I'm not too sold on the place. It has some high points. I like the baked sweet potatoes and country hoedown atmosphere. It's pretty loud so I don't have to worry about my children bothering anyone. And who doesn't want to eat their dinner while the smiling face of Willie Nelson stares down at you from every wall in the joint?

However, the best part about Texas Roadhouse is the dinner rolls. They come to your table HOT and fluffy with a side of delicious cinnamon butter. Our family usually devours so many of these rolls that we end up taking most of our dinner home. They are that good.

There are many, many copycat recipes for those dinner rolls floating around the internet. I finally decided to give one of them a try. After making this recipe, I have to say the flavor is pretty spot-on. The Cinnamon Honey Butter takes everything over the top - do not skip it. These rolls are an irresistible treat and can be served with just about any meal - nobody will complain!

Now that I have this recipe in my arsenal, I don't see any reason to go back to Texas Roadhouse. Sorry Paul. If it helps, we can cook a nice steak dinner at home and we'll be sure to have these rolls served alongside. We can play some Willie Nelson on our stereo and it'll be just like we're eating out. I'll even place a large bowl of peanuts in the center of the table and let you chuck the shells onto the floor.

But after dinner, you're sweeping.

Texas Roadhouse Rolls with Cinnamon Honey Butter
from Handle the Heat

For the bread:
 2 1/4 teaspoons instant yeast
1/4 cup warm water
1 cup milk, scalded and cooled to lukewarm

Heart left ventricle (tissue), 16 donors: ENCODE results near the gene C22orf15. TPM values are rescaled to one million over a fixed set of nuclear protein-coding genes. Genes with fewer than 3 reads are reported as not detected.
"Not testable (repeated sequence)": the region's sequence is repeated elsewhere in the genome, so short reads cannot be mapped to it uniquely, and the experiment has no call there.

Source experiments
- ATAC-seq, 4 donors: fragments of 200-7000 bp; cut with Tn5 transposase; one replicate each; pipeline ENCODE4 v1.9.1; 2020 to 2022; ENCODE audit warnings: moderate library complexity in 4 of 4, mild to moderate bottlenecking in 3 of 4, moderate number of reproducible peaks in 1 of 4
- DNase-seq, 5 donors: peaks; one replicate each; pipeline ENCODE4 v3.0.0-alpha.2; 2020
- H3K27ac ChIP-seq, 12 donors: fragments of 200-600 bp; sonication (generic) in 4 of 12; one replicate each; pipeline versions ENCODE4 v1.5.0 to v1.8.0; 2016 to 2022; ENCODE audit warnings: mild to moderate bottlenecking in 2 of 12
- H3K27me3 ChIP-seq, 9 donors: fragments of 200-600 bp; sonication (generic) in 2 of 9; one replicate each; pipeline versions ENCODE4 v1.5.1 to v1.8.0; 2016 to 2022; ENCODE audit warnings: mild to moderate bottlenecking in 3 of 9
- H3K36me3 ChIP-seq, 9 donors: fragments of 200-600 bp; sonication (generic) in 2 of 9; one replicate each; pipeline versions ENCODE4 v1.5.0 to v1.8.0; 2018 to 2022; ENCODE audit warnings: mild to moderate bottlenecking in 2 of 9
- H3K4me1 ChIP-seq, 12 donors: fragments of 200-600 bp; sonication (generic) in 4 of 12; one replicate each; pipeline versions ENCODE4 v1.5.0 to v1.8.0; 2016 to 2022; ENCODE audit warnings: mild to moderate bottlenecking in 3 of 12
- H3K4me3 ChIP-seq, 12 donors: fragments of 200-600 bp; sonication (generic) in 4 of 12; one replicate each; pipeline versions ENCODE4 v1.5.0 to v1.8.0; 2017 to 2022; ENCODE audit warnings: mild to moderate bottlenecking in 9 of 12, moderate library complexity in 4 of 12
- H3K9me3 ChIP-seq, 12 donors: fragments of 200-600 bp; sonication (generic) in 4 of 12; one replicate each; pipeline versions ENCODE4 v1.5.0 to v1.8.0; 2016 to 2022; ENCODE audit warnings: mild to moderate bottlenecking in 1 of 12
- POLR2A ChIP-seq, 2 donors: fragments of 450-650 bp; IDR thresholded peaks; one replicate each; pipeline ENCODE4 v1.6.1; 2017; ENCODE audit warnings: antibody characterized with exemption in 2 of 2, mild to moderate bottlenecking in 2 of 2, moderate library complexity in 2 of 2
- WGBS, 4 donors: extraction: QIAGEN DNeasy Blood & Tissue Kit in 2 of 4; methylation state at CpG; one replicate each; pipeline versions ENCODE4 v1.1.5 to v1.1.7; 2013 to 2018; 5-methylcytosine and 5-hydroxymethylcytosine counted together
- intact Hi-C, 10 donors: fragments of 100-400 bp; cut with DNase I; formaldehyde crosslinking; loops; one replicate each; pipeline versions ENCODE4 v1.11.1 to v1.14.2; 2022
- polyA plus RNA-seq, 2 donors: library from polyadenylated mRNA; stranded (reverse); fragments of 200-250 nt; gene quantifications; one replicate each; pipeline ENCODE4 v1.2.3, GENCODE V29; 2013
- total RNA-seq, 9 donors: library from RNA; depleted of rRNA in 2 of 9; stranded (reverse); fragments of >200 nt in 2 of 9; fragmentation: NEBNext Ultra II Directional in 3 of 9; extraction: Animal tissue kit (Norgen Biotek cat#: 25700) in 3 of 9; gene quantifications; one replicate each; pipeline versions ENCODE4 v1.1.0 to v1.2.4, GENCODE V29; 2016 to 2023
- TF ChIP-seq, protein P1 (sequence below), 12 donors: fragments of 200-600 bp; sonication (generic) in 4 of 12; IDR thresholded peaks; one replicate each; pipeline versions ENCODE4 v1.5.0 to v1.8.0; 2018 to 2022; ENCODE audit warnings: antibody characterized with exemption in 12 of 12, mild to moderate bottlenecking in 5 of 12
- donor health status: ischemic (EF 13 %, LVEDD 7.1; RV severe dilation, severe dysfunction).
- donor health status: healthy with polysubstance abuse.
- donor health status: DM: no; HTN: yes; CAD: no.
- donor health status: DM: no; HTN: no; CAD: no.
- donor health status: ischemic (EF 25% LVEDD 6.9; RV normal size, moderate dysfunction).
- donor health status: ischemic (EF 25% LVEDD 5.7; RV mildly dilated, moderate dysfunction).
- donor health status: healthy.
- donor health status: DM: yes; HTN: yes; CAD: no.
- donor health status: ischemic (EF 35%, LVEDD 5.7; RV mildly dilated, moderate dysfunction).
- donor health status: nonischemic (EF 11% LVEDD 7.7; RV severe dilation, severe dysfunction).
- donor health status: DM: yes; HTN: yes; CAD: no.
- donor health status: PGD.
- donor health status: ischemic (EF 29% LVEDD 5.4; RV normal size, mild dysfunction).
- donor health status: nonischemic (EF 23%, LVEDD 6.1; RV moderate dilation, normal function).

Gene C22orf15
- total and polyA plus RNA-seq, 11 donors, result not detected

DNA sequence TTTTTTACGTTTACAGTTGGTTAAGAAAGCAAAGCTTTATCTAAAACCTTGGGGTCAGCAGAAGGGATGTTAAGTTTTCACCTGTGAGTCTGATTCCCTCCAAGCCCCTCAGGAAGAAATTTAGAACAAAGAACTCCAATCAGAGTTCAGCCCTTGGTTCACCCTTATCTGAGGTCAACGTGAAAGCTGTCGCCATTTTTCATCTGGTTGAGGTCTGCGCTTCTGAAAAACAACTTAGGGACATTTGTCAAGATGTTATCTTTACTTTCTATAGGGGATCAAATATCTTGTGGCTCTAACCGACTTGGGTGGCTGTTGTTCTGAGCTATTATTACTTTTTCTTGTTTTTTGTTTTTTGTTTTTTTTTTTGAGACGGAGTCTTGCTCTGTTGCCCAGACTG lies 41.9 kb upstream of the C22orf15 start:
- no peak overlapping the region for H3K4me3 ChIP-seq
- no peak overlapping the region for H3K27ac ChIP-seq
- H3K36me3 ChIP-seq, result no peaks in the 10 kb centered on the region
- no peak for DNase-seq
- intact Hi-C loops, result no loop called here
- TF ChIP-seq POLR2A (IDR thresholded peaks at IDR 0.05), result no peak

1/4 cup granulated sugar
3 tablespoons unsalted butter, melted and divided
1 large egg
1 teaspoon salt
3 1/2 cups all-purpose flour

For the butter:
1 stick unsalted butter, at room temperature
1/4 cup powdered sugar
1/4 cup honey
1 teaspoon ground cinnamon
For the Rolls:
In the bowl of an electric mixer fitted with the dough hook attachment, stir the yeast, water, milk, sugar, 2 tablespoons of the butter, egg, and salt until well combined. Gradually add the flour and knead on medium-low speed until the dough pulls away from the sides of the bowl. Turn off the mixer and let the dough rest for 3-5 minutes. Continue to knead the dough on medium-low speed for another 5 minutes, or until the dough is soft and smooth. Remove the dough from the mixer and knead for a few seconds on the countertop. If it still seems a bit sticky, add a little more flour, about a tablespoon at a time. Shape the dough into a tight ball.
Transfer the dough to a large greased bowl. Cover the bowl with plastic wrap and let the dough rise until doubled in size, about 45-60 minutes.

Punch the dough down and turn it out onto a lightly floured work surface. Roll the dough into a 1-inch thick rectangle. Cut the dough into 2-inch squares. Transfer the squares to a baking sheet and cover with plastic wrap. Let rise until doubled in size, about 45-60 minutes.

Preheat the oven to 350°F. Bake the rolls for about 15 minutes, or until golden brown. Brush the baked rolls with the remaining 1 tablespoon melted butter. Serve hot with the cinnamon butter.

For the cinnamon butter:
 In the bowl of an electric mixer fitted with the whisk attachment, beat the butter for 30 seconds, or until pale in color. Add the powdered sugar, honey, and cinnamon and beat until well combined, light, and fluffy, about 1-2 minutes. Serve immediately or store, covered, in the fridge for up to 5 days. Be sure to bring to room temperature before serving.

Friday, February 21, 2014

Life Lately

It's been a busy past couple of days and I feel as if I am having more and more trouble keeping up with this little blog. My excuse? I have about 1 hour where the kids are not crawling all over me.

One hour. I love my children endlessly, but sometimes I need some space.

That one magical hour usually begins at 9:00 PM and I feel almost giddy thinking about how I should possibly spend it. Reading? Praying? Watching a non-cartoon movie? Eating a meal? Taking a shower? Sitting and just enjoying the quiet? However, despite all my wild plans, by then the husband is usually feeling a bit needy and requires me to lend my ear to his work frustrations while I simultaneously re-inflate his ego with one of my inspirational pep talks. And then I'm too exhausted to do anything else.